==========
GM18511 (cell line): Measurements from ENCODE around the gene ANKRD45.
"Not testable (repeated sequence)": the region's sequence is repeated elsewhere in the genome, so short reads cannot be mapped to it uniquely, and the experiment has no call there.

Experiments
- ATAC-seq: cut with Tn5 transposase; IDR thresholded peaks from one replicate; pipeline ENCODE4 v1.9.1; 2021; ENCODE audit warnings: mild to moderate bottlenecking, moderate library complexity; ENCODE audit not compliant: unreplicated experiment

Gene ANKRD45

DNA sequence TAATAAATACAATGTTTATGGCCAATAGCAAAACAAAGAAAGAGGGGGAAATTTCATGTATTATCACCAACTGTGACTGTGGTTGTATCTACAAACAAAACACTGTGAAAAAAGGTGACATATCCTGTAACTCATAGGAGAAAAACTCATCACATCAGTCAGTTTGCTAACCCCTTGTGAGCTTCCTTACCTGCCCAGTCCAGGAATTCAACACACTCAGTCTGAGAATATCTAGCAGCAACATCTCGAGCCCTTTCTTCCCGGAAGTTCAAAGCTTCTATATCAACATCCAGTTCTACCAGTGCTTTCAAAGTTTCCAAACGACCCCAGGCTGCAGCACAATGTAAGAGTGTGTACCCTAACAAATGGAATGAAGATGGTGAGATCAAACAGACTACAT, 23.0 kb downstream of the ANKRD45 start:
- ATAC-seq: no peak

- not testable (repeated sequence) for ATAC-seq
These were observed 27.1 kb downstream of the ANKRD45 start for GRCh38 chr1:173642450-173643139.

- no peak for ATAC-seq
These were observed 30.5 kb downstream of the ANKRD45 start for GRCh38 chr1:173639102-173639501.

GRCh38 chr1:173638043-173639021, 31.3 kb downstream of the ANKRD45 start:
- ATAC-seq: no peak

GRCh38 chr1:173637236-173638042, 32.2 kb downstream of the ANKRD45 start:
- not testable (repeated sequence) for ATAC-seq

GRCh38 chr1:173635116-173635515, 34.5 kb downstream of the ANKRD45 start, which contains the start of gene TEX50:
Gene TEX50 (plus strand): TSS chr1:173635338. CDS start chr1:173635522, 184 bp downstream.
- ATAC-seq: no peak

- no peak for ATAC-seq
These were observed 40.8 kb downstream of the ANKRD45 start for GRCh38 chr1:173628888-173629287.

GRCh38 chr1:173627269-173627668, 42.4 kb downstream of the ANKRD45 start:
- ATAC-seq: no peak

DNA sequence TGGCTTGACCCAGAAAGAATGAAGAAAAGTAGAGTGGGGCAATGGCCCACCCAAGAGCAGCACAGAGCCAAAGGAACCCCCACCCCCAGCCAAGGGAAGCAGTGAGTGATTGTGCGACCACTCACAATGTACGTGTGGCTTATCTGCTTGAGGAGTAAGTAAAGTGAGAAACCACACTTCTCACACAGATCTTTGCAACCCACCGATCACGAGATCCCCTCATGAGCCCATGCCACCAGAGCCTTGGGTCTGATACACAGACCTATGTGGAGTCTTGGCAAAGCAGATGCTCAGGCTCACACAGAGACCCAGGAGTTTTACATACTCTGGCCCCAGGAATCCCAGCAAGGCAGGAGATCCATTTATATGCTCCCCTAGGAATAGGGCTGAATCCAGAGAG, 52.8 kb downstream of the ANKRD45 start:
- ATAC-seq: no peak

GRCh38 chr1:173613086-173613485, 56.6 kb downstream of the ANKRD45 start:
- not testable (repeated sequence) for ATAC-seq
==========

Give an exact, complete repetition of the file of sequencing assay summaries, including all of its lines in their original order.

GM18511 (cell line): Measurements from ENCODE around the gene ANKRD45.
"Not testable (repeated sequence)": the region's sequence is repeated elsewhere in the genome, so short reads cannot be mapped to it uniquely, and the experiment has no call there.

Experiments
- ATAC-seq: cut with Tn5 transposase; IDR thresholded peaks from one replicate; pipeline ENCODE4 v1.9.1; 2021; ENCODE audit warnings: mild to moderate bottlenecking, moderate library complexity; ENCODE audit not compliant: unreplicated experiment

Gene ANKRD45

DNA sequence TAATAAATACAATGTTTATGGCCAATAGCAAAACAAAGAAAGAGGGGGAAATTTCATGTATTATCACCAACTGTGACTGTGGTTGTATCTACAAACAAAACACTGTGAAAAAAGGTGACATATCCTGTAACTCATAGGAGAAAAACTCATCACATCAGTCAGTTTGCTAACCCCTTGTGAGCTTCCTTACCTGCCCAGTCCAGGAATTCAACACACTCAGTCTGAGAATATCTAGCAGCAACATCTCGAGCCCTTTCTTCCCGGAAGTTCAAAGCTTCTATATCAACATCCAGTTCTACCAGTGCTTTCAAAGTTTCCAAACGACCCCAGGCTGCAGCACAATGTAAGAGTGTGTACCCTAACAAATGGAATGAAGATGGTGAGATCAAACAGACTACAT, 23.0 kb downstream of the ANKRD45 start:
- ATAC-seq: no peak

- not testable (repeated sequence) for ATAC-seq
These were observed 27.1 kb downstream of the ANKRD45 start for GRCh38 chr1:173642450-173643139.

- no peak for ATAC-seq
These were observed 30.5 kb downstream of the ANKRD45 start for GRCh38 chr1:173639102-173639501.

GRCh38 chr1:173638043-173639021, 31.3 kb downstream of the ANKRD45 start:
- ATAC-seq: no peak

GRCh38 chr1:173637236-173638042, 32.2 kb downstream of the ANKRD45 start:
- not testable (repeated sequence) for ATAC-seq

GRCh38 chr1:173635116-173635515, 34.5 kb downstream of the ANKRD45 start, which contains the start of gene TEX50:
Gene TEX50 (plus strand): TSS chr1:173635338. CDS start chr1:173635522, 184 bp downstream.
- ATAC-seq: no peak

- no peak for ATAC-seq
These were observed 40.8 kb downstream of the ANKRD45 start for GRCh38 chr1:173628888-173629287.

GRCh38 chr1:173627269-173627668, 42.4 kb downstream of the ANKRD45 start:
- ATAC-seq: no peak

DNA sequence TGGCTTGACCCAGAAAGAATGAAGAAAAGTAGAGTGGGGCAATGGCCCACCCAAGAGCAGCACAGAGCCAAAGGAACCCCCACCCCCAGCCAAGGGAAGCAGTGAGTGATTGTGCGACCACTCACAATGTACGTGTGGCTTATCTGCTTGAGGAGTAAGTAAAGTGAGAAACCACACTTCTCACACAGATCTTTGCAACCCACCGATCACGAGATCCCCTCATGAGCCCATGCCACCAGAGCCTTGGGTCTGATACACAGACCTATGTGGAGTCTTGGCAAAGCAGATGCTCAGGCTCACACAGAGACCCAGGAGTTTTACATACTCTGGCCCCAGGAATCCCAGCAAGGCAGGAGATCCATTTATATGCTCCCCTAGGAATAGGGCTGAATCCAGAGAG, 52.8 kb downstream of the ANKRD45 start:
- ATAC-seq: no peak

GRCh38 chr1:173613086-173613485, 56.6 kb downstream of the ANKRD45 start:
- not testable (repeated sequence) for ATAC-seq